CVA on Presidential Signing of Emergency Choice Program Funding
Arlington, VA — Today President Trump is expected to sign S. 114, which will provide six months of emergency funding for the Veterans Choice Program. The program had been facing an urgent budget shortfall after referrals to the program increased. Through this measure, $2.1 billion will be appropriated for the Veterans Choice Program and another $1.8 billion will be appropriated for medical facility leases at the Department of Veterans Affairs (VA).
Concerned Veterans for America (CVA) supported an earlier, more fiscally responsible solution to the Veterans Choice Program funding problem. That measure was blocked by some veterans organizations and elected officials in Congress, including Rep. Tim Walz (D-MN), ranking member of the House Veterans Affairs Committee (HVAC).
CVA Policy Director Dan Caldwell issued the following statement:
“We’re grateful President Trump is taking decisive action so that veterans using the Choice Program won’t see lapses in their care due to a lack of funding. Unfortunately, this bill took far too long to get to the President’s desk and is $1.8 billion more expensive than it needed to be. What we saw during this process was a preview of how choice opponents will behave in upcoming months as Congress works on broader reform.
“We will continue holding elected officials accountable for standing in the way of veterans’ best interests and we will advocate for legislation to provide veterans with permanent access to private sector care. We agree with Secretary Shulkin that the Veterans Choice Program is not the end state of veterans’ health care choice.”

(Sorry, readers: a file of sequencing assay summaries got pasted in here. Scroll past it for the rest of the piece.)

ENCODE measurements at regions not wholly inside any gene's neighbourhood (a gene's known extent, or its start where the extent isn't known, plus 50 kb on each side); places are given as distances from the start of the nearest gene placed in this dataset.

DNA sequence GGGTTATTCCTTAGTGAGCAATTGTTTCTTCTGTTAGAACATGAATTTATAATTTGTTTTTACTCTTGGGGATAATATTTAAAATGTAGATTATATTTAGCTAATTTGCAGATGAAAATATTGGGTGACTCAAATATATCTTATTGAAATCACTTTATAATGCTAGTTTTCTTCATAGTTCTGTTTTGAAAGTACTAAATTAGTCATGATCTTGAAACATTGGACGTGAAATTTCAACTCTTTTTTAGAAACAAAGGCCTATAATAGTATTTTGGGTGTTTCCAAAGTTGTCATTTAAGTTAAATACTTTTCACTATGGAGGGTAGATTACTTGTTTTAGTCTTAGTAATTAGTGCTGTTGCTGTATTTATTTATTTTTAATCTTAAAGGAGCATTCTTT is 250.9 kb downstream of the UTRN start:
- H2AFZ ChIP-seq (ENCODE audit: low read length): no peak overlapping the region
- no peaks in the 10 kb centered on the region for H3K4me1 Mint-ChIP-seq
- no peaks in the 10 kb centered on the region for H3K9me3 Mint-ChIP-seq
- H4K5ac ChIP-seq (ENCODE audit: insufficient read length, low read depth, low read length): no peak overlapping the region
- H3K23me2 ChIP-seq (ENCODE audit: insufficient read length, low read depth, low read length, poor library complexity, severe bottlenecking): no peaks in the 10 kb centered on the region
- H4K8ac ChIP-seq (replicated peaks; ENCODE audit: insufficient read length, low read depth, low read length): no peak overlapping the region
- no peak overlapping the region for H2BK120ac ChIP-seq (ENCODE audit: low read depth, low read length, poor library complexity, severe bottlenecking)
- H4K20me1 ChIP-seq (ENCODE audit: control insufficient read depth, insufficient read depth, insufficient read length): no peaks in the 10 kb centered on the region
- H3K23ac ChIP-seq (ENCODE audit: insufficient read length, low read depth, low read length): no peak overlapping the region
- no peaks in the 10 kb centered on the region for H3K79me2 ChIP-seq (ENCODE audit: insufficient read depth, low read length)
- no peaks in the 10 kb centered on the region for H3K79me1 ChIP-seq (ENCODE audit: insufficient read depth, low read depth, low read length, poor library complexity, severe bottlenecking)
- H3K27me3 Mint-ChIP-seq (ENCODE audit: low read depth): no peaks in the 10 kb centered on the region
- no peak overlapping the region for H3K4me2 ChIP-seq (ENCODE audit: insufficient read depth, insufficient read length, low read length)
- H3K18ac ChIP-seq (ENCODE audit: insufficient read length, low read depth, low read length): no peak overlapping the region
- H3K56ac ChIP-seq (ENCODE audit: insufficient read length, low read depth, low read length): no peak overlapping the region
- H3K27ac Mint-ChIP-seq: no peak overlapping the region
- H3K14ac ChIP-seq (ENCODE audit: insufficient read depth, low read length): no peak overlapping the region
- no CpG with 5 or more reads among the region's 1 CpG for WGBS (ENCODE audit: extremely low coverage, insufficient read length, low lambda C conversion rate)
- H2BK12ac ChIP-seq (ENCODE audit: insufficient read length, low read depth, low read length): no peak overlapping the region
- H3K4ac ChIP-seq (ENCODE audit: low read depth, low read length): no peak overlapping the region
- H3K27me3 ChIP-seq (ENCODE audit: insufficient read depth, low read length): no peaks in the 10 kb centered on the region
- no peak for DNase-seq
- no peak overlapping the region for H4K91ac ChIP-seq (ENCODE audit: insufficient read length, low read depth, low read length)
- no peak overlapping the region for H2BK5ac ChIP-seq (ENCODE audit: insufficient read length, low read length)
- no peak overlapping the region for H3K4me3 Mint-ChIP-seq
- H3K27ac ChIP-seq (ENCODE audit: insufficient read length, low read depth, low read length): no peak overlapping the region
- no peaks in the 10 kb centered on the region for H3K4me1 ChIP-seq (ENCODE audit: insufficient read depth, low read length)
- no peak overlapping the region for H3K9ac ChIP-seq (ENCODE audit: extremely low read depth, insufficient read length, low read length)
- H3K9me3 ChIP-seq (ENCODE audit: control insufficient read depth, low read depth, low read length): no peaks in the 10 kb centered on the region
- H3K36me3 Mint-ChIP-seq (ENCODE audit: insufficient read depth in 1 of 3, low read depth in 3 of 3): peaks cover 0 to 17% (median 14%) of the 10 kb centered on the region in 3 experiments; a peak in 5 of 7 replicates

CVA is currently running a campaign to hold Rep. Walz accountable for blocking the Veterans Choice Program funding at a crucial moment, choosing instead to play political games. Earlier this week, the group began running digital ads statewide in Minnesota drawing attention to his vote.
The Veterans Choice Program, which was enacted under the Veterans’ Access to Care through Choice, Accountability, and Transparency Act, was implemented in response to the wait list scandal of 2014. It was passed as a stop-gap measure and was never intended to be a permanent solution.
CVA has proposed giving all veterans who qualify for VA health care the ability to use their benefits to access care in the private sector if they so choose while also restructuring the existing VA provider network into a government-chartered nonprofit corporation.